The United States community solar market is approaching a tipping point. In its latest report, U.S. Community Solar Outlook 2015-2020, GTM Research forecasts the market to grow fivefold this year with 115 megawatts installed. By 2020, community solar in the United States will be an annual half-gigawatt opportunity.
With 66 cumulative megawatts installed through the end of 2014, the U.S. community solar market is just getting off of the ground. However, GTM Research has pegged it as the most significant solar growth market for the United States. Between 2014 and 2020, GTM Research expects U.S. community solar to have a compound annual growth rate of 59 percent.
According to the report, there are 24 states with at least one community solar project on-line, and 20 states have or are in the process of enacting community solar legislation. However, only four states will install the majority of community solar over the next two years: California, Colorado, Massachusetts and Minnesota.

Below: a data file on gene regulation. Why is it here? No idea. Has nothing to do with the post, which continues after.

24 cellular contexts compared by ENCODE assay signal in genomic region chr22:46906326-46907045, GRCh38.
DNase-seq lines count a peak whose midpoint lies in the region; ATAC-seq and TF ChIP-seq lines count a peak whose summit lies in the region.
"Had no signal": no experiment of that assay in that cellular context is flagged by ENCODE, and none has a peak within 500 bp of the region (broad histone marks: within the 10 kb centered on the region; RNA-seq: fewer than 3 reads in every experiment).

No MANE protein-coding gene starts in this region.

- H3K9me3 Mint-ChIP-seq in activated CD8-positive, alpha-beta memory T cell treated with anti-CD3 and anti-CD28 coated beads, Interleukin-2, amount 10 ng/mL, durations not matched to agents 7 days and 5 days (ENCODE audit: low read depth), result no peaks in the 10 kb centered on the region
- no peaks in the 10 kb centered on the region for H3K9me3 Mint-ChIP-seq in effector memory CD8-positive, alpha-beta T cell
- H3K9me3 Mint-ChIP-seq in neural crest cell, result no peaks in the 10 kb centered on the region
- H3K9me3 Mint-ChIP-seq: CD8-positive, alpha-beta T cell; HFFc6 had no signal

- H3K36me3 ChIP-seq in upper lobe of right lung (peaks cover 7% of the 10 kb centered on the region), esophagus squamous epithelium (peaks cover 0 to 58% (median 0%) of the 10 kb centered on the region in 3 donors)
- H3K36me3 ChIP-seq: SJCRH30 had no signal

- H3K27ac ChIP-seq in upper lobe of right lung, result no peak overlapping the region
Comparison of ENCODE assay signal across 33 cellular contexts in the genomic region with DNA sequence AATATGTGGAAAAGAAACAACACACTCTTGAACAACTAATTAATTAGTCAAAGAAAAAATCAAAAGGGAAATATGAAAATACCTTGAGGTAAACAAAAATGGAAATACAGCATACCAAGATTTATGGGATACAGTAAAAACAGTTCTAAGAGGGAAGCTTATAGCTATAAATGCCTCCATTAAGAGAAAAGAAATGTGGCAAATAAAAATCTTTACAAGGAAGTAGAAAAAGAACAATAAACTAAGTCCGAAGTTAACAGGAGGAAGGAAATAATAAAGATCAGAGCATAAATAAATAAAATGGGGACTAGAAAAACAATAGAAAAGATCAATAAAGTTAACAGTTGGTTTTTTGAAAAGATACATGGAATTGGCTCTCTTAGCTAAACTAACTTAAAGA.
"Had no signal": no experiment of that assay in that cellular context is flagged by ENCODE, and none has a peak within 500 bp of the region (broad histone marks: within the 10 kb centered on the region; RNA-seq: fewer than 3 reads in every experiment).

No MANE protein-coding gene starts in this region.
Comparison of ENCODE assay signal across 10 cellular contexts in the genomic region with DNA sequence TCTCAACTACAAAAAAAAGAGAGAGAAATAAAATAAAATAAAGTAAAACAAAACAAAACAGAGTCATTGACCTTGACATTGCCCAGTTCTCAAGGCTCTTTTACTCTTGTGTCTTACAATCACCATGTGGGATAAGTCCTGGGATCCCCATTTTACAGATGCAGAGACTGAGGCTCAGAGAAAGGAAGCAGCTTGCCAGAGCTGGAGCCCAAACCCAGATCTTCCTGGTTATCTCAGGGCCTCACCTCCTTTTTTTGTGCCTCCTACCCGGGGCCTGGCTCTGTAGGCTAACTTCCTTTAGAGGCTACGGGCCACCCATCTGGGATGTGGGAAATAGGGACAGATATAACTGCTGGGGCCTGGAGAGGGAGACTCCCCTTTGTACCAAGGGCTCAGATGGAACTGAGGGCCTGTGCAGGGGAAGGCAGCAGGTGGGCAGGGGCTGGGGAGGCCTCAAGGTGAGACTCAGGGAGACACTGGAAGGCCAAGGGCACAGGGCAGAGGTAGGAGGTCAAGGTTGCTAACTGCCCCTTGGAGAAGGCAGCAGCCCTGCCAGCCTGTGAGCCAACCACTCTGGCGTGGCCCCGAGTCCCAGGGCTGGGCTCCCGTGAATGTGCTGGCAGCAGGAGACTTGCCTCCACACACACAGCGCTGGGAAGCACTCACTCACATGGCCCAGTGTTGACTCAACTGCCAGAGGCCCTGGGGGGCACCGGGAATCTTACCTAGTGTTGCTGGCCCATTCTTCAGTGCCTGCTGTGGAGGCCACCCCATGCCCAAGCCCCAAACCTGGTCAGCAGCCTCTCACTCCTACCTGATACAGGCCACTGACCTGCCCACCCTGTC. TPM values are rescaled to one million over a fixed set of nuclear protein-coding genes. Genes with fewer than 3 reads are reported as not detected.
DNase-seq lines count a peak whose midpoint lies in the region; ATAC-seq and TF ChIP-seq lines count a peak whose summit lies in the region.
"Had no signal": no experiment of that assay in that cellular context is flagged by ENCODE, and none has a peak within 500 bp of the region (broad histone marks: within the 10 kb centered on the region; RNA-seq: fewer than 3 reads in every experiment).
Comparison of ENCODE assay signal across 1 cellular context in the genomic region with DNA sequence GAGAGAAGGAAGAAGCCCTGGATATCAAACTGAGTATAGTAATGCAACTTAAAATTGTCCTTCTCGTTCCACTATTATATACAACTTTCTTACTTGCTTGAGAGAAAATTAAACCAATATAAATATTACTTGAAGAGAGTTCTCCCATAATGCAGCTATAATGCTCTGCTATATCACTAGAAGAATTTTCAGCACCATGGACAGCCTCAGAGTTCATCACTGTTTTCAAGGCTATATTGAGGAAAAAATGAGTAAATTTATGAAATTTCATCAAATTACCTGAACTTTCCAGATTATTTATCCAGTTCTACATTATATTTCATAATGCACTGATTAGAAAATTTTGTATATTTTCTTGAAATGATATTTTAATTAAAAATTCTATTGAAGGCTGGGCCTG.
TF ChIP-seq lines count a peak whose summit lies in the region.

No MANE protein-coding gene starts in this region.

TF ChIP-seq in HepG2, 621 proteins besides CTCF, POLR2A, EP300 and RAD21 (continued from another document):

In the near term, these state markets with community solar legislation will serve as the core drivers of demand, fueling just over 80 percent of installations over the next two years.
“Looking ahead to 2020,” said Senior Solar Analyst Cory Honeyman, “the community solar opportunity is poised to become more geographically diversified, as developers ramp up service offerings to utilities in states without community solar legislation in place and national rooftop solar companies enter the community solar scene.”
The report identifies 29 developers that are actively working on community solar projects. Today two companies, Clean Energy Collective and SunShare, together account for 32 percent of operating community solar capacity.
However, GTM Research expects a wave of market entry and expansion over the next five years, as rooftop solar companies including NRG, SunEdison, and SolarCity build out their community solar efforts.
The next five years will see the U.S. community solar market add an impressive 1.8 gigawatts, compared to just 66 megawatts through the end of 2014